Upcoming Events

Saturday October 28, 2017: Stratford outing: lunch in Revival House Stratford followed by performance the Musical Guys & Dolls

Saturday December 2, 2017: Sinterklaas/Christmas luncheon Novotel Toronto Centre, 45 The Esplanade, Toronto.

Press Release



GRIMSBY, Ontario. From April 29, 1945 to the end of World War II in Europe on VE Day, May 8, 1945, Avro Lancasters

from the Royal Air Force and Royal Canadian Air Force participated in ‘Operation Manna’ dropping a total

of over 11,000 tons of food into the still not liberated western part of The Netherlands, with the acquiescence of the

occupying German Forces to help feed civilians who were in danger of starvation in the Dutch famine. The Germans

knew that the war was lost. ‘Operation Manna’ not only saved lives but it gave hope and the feeling that the war

would soon be over.

Among many, Johan Opdenkelder and Jan van de Weg were present at the river De Rotte, just outside of the city of Rotterdam,

where one of the drops took place. It made such an impression on Jan van de Weg (1912-1960), a well-known

graphic artist, that he made a large pen drawing of the drop. Johan Opdenkelder acquired one of the original prints of the

drawing in 1945 and the print was passed on to his son Bas after he died.

At a ceremony at the Royal Botanicals Gardens following a ’Dutch Heritage Month’ function of the Netherlands Luncheon

Club with Fred Eisenberger, the Dutch-Canadian Mayor of Hamilton as the keynote speaker, this rare 1945 ‘Operation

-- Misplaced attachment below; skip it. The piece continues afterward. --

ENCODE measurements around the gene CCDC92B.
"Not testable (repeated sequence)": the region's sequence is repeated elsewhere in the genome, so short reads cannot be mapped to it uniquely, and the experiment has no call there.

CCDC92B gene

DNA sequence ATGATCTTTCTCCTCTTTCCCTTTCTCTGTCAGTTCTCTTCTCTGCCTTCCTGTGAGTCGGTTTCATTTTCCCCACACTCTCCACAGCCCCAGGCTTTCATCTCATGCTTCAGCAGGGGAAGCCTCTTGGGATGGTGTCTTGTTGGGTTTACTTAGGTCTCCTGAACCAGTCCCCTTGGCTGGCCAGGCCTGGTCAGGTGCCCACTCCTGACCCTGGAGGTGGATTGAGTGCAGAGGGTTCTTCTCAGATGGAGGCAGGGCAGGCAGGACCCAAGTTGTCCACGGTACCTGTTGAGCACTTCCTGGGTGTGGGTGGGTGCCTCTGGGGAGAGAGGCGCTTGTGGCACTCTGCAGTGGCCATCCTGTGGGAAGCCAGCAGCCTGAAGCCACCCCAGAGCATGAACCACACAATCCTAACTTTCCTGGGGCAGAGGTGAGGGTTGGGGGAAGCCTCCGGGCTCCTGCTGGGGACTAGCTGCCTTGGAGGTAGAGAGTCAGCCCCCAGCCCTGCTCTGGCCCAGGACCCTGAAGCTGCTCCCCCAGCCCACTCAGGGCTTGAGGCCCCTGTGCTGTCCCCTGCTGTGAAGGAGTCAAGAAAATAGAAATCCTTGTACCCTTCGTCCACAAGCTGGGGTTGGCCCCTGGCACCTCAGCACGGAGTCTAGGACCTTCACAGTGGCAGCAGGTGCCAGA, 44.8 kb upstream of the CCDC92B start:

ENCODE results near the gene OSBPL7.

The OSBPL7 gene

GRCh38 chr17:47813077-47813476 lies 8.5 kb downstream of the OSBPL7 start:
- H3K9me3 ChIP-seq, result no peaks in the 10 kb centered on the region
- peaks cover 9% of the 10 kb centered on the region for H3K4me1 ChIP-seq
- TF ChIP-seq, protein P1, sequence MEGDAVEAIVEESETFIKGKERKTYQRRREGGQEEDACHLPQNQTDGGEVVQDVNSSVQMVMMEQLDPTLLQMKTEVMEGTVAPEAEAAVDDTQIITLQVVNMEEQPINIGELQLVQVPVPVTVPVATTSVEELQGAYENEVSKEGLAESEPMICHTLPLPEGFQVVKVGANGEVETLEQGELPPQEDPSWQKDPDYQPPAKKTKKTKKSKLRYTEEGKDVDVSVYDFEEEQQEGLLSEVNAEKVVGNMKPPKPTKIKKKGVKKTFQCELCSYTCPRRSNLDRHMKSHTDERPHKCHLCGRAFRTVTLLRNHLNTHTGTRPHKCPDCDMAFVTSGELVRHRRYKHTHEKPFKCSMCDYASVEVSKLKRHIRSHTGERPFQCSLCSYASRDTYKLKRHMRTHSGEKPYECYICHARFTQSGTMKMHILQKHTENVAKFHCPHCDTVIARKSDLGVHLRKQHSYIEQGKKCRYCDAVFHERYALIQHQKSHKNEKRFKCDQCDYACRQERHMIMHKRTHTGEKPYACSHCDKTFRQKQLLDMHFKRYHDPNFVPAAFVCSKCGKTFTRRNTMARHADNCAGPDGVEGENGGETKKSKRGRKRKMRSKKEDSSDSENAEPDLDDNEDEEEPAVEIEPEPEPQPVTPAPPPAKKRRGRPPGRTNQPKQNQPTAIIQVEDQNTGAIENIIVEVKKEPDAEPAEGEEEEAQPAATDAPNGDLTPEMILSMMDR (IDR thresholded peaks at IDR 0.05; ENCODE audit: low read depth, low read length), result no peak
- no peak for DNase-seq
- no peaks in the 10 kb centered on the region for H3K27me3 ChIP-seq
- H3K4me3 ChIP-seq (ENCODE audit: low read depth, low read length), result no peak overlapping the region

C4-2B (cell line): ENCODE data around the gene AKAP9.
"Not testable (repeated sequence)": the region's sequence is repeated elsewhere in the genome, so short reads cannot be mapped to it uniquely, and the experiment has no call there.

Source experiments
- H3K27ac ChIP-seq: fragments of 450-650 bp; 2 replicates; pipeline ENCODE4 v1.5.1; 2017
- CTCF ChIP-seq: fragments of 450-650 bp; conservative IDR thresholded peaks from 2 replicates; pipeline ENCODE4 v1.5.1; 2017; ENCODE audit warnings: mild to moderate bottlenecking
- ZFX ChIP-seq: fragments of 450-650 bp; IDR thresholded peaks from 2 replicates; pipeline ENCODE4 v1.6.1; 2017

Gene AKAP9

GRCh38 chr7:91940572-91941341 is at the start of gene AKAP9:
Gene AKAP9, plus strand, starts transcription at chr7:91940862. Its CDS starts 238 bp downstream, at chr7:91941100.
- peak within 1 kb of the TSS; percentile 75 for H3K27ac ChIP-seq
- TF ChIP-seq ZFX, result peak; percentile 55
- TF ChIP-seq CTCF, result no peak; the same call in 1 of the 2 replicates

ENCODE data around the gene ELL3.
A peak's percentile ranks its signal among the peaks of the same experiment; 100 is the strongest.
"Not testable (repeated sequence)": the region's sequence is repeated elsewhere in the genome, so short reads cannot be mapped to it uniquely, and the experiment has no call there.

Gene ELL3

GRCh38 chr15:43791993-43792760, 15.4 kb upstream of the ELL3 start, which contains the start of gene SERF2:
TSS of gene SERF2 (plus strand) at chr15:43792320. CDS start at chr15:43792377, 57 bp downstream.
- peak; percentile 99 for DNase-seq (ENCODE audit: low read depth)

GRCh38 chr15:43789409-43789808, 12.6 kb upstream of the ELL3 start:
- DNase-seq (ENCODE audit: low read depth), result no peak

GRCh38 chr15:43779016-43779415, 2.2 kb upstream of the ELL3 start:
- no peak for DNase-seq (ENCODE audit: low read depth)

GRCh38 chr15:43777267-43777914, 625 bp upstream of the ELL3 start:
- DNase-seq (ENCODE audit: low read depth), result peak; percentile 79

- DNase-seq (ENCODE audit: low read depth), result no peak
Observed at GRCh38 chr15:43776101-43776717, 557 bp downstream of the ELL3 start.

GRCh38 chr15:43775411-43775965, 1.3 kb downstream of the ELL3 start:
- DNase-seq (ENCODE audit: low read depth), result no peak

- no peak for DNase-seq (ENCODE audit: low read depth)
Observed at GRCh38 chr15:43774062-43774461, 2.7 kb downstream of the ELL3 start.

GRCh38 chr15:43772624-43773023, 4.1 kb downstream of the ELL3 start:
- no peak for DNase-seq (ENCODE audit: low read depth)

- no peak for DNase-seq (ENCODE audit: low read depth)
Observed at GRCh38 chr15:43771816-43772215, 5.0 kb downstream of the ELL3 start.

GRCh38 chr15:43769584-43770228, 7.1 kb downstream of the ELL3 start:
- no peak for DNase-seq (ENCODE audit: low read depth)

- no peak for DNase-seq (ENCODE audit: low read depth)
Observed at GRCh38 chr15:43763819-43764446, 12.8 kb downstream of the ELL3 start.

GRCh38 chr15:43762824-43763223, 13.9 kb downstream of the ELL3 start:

Manna’ print depicting a number of the low flying Lancasters dropping the food without parachutes, has found a home in

the Warplane Heritage Museum in Hamilton, which has one Lancaster still in operational condition.

Bas Opdenkelder, now Publisher of ‘De Nederlandse COURANT’, the Dutch-Canadian newspaper, presented his

father’s ‘Operation Manna’ print to Erin Napier, Curator of the Warplane Heritage Museum in the presence of

Mayor Fred Eisenberger; WWII Lancaster crew veteran Fred Davies and Anne van Leeuwen, Consul General of

the Kingdom of The Netherlands. To commemorate this event a limited edition of the ‘Operation Manna’ print was

signed by Fred Davies and the number 1 of the 50 commemorative prints was presented to Mayor Eisenberger.


For information please contact:

Erin Napier, Curator, Warplane Heritage Museum 905-679-4283

Theo Luykenaar, Netherlands Luncheon Club 705-349-8337


Fred Davies (94) was an RCAF Pathfinder, with the 408 then 405 Squadrons, flying Halifaxes, and then Lancasters,

as part of Bomber Command.

His Lancaster, LQ-M, was shot down during the night of May 24/25, 1944 on its way home from a bombing raid over

Aachen and crashed on the outskirts of Goirle in The Netherlands. Fred and a fellow crew member landed by parachute a

few kilometers north of the Wilhemina Kanaal, near the town of Biest-Houtakker. With the aid of the Dutch and Belgian

resistance, they made it to Erquennes, Belgium before being captured June 16, 1944 and became POW until liberated in

April 1945.

Fred’s official memoir was printed and rests in the Library of Parliament, Ottawa. Because Fred had been shot down his

flight log for that final flight in the Lancaster was never signed off. For his 80th birthday in 2003, his family hired the Lancaster

at the Canadian Warplane Heritage Museum to take Fred Davies on a flight. Returning from his flight in that Lancaster,

the pilot signed his log book to complete it.